The rhubarb is a vegetable most often used as a fruit – in much the same way that the tomato is a fruit used as a vegetable. But unlike the ubiquitous tomato, rhubarb sometimes stymies American cooks. What’s to be done with this briefly available, bitter, even poisonous plant?
Well, there’s pie. In the nineteenth century, rhubarb was so strongly associated with pie that it was commonly called pie plant. And then there are the many variants of pie: crisps, crumbles, buckles. Rhubarb is so very assertive that it was not much eaten until and unless it could be sugared; prior to that, it was prized only for its medicinal properties. But other fruits have a mellowing effect on rhubarb’s harshness. Apples, especially, soften it without transforming its flavor. Personally, I believe that it’s a crime against strawberries to pair them with rhubarb – and it’s underselling the rhubarb as well!
Strawberries and rhubarb are a classic combination. They’re sweet and sour, bright and luxurious, irresistible as dessert, or as jam, or in just about any other context that I can rattle off. David Lebovitz recently extolled their virtue, cooked together with sweet wine and honey, as a compote.* And in the rhubarb entry of The Flavor Bible, Karen Page and Andrew Dornenburg place strawberries in bold caps with an asterisk, signifying that this is one of those “Holy Grail” pairings that are the most highly recommended by the greatest number of experts.
But then, you don’t need some fancy book to tell you that. One needs only look at the critical mass of strawberry-rhubarb pie recipes out there (a quick Google search yields more than four million results) to figure out that this is one of the most beloved flavor combinations in world cuisine.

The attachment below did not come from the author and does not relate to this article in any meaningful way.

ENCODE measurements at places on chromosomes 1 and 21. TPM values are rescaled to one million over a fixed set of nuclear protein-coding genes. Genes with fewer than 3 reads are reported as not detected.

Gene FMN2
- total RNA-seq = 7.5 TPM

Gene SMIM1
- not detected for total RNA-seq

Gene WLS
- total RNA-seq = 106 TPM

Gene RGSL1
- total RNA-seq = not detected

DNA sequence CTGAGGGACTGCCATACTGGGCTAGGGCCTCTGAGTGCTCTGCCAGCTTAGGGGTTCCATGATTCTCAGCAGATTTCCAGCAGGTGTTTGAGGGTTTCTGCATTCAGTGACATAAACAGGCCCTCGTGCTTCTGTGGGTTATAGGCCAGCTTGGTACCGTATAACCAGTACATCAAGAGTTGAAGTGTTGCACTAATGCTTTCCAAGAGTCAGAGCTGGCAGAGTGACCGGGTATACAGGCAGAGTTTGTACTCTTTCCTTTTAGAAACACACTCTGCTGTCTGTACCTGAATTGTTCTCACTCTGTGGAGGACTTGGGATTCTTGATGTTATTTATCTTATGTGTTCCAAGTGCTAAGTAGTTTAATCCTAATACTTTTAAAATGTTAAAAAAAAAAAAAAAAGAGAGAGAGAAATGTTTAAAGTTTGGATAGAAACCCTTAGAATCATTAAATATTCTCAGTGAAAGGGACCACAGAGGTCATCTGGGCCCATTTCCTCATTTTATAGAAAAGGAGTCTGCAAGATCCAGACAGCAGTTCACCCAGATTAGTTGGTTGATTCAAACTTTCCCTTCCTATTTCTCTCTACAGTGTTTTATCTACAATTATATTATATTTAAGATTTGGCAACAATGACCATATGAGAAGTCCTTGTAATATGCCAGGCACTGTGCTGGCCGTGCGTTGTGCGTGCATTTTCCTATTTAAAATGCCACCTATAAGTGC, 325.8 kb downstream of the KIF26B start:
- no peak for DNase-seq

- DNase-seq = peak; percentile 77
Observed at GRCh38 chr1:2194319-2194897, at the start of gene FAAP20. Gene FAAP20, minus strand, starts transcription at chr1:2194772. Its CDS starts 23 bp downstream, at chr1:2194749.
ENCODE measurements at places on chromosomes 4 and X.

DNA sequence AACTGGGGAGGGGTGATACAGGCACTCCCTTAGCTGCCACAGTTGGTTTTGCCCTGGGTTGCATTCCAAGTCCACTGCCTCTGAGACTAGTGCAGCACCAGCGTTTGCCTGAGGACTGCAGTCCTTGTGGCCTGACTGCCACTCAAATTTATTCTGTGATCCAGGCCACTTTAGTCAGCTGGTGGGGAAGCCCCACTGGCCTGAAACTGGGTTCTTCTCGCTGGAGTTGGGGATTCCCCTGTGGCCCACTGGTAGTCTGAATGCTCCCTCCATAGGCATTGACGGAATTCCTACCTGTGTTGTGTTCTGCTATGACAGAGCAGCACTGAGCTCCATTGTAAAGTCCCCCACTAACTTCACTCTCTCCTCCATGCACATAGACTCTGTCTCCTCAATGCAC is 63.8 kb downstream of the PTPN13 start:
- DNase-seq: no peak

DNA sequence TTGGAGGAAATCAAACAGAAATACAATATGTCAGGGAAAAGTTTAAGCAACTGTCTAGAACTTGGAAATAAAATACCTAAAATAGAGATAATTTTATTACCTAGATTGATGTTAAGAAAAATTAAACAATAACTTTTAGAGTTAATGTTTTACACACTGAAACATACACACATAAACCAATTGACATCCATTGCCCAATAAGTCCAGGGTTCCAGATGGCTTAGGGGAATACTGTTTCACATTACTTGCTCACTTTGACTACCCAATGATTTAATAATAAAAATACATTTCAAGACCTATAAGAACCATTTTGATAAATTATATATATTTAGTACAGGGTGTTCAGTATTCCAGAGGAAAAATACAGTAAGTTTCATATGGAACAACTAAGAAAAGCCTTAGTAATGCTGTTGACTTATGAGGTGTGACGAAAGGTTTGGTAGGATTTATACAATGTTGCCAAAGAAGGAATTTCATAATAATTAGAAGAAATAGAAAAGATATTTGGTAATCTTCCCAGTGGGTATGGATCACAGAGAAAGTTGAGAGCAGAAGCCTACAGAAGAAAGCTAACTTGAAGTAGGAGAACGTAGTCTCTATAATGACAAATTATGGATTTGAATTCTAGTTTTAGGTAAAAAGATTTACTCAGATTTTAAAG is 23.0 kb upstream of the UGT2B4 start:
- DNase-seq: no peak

You may consider this, dear readers, act two in the three-act May drama that I’ve come to think of as rhubarb-stravaganza. The tragedy, or perhaps the ecstasy, of being interested in seasonal cooking is that when the window opens for an ingredient — especially if it’s a relatively short window — one must take advantage.
The rhubarb window is open, folks. And here I am, milking it for all it’s worth.
Here are two things about rhubarb that you might not know, that you might find interesting, but that might put you off of using that red, tart, delicious celery lookalike:
Thing one is that the use of rhubarb as food is a relatively recent innovation, dating back in Europe only to the seventeenth century, according to the Wikipedia. Until then, rhubarb was used medicinally — as a laxative. Apparently, in Europe, in China, in the Middle East, and elsewhere, if you went to the doctor complaining of being stopped up, a strong dose of rhubarb was the cure.